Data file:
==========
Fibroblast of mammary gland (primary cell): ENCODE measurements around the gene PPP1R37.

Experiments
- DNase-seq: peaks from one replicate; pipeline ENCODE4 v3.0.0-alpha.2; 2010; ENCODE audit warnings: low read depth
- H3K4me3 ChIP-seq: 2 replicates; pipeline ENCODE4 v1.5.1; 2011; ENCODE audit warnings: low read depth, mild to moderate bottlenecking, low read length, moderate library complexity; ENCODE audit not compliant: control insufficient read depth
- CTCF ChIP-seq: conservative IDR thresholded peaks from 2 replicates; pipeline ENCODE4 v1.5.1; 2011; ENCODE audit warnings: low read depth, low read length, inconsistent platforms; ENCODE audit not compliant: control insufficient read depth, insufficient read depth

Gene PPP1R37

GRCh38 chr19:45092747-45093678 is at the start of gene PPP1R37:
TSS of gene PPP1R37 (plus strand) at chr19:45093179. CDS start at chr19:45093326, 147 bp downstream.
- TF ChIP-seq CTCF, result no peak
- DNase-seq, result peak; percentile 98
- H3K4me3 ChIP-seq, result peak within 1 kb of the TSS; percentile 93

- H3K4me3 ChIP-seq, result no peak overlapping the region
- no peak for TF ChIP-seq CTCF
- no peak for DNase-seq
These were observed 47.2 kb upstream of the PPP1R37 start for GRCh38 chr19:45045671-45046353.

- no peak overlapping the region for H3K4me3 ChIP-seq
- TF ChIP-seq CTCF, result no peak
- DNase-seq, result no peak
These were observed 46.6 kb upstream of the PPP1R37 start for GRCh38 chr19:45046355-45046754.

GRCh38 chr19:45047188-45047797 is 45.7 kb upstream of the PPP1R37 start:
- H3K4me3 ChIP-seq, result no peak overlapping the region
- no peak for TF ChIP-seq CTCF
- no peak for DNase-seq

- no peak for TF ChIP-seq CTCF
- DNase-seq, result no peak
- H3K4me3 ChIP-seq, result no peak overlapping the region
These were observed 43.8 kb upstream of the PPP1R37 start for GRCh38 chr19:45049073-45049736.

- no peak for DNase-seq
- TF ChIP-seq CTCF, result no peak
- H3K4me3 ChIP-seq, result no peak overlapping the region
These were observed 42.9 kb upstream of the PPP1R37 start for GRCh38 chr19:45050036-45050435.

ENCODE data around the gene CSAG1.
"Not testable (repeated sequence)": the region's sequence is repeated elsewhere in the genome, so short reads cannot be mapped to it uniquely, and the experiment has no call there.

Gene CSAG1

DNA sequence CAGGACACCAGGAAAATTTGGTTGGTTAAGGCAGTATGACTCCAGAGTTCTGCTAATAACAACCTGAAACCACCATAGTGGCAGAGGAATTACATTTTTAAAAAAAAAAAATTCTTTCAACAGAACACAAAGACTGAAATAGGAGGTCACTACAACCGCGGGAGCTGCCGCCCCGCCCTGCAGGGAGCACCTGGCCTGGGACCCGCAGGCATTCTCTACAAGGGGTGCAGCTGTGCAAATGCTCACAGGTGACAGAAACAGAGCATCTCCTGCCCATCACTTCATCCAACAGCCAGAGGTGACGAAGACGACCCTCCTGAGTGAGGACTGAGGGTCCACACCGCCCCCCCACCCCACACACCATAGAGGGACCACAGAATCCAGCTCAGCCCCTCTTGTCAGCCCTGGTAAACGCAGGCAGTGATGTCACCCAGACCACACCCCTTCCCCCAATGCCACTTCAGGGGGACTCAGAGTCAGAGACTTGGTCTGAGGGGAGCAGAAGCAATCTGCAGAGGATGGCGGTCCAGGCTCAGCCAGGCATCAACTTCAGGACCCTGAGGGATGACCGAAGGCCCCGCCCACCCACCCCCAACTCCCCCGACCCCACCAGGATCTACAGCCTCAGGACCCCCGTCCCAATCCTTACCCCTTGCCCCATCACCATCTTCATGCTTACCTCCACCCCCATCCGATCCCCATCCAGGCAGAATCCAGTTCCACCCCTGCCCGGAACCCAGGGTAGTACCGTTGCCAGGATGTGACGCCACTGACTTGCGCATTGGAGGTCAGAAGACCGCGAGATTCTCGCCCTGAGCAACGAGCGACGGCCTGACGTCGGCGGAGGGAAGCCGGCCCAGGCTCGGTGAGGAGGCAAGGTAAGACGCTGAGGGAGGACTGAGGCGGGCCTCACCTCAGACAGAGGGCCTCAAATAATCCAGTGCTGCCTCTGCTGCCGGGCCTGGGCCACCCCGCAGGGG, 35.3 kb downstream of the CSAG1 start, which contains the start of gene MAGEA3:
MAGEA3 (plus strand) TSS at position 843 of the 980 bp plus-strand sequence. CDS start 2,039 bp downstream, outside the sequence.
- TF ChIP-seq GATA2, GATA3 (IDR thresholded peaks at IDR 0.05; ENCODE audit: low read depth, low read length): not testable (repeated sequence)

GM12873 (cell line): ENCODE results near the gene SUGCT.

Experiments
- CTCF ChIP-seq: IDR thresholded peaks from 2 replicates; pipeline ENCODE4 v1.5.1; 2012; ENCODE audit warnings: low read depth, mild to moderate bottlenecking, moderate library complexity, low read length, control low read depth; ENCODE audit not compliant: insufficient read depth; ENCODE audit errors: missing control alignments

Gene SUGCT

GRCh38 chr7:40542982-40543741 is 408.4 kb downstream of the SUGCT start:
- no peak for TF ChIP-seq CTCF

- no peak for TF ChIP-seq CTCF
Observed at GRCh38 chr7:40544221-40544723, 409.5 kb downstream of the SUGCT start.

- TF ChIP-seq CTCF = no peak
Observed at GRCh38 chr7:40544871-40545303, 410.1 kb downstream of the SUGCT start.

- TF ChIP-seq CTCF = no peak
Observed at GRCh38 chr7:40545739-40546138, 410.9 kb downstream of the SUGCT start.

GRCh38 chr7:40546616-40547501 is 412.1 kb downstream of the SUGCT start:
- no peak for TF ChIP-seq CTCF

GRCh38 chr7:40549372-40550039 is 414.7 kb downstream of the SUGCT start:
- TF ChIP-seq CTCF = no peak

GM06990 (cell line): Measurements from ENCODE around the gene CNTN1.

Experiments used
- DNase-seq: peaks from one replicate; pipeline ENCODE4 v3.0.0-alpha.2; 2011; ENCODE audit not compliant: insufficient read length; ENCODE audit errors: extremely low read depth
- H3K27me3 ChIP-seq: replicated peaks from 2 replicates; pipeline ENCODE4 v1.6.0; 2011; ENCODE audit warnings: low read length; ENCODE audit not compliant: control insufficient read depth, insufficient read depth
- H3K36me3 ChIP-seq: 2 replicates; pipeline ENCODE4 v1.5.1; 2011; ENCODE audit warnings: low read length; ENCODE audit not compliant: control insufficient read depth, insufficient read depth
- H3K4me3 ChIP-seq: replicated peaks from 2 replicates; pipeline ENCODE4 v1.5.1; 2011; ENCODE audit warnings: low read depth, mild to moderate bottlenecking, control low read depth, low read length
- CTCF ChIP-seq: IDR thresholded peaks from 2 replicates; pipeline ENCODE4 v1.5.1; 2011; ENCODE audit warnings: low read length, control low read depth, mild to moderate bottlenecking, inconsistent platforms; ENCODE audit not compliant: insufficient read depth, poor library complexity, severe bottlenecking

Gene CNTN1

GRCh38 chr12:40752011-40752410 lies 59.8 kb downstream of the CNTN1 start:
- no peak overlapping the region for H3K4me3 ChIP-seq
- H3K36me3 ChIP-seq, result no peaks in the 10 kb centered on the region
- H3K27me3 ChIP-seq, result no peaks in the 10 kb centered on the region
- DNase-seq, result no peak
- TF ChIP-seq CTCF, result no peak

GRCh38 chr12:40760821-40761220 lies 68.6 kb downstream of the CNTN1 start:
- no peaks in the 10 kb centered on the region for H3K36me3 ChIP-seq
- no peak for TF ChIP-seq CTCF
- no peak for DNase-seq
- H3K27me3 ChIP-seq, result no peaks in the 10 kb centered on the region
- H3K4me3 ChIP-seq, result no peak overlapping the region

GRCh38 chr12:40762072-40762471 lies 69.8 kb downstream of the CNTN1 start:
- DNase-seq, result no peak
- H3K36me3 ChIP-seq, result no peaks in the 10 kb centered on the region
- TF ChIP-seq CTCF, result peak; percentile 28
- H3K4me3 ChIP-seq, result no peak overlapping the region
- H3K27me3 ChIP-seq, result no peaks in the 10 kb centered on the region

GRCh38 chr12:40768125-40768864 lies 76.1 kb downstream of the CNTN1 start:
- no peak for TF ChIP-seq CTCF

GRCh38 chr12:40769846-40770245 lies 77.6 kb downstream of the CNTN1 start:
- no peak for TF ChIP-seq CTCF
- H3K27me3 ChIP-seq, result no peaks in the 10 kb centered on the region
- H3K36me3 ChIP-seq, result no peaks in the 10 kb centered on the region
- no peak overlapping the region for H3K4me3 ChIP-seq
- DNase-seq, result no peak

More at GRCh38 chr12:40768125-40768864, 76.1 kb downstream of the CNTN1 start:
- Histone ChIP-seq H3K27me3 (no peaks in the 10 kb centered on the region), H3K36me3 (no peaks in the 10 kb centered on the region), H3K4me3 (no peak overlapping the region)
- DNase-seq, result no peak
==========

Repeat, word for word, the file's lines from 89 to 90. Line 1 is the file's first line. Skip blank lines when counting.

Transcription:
- Histone ChIP-seq H3K27me3 (no peaks in the 10 kb centered on the region), H3K36me3 (no peaks in the 10 kb centered on the region), H3K4me3 (no peak overlapping the region)
- DNase-seq, result no peak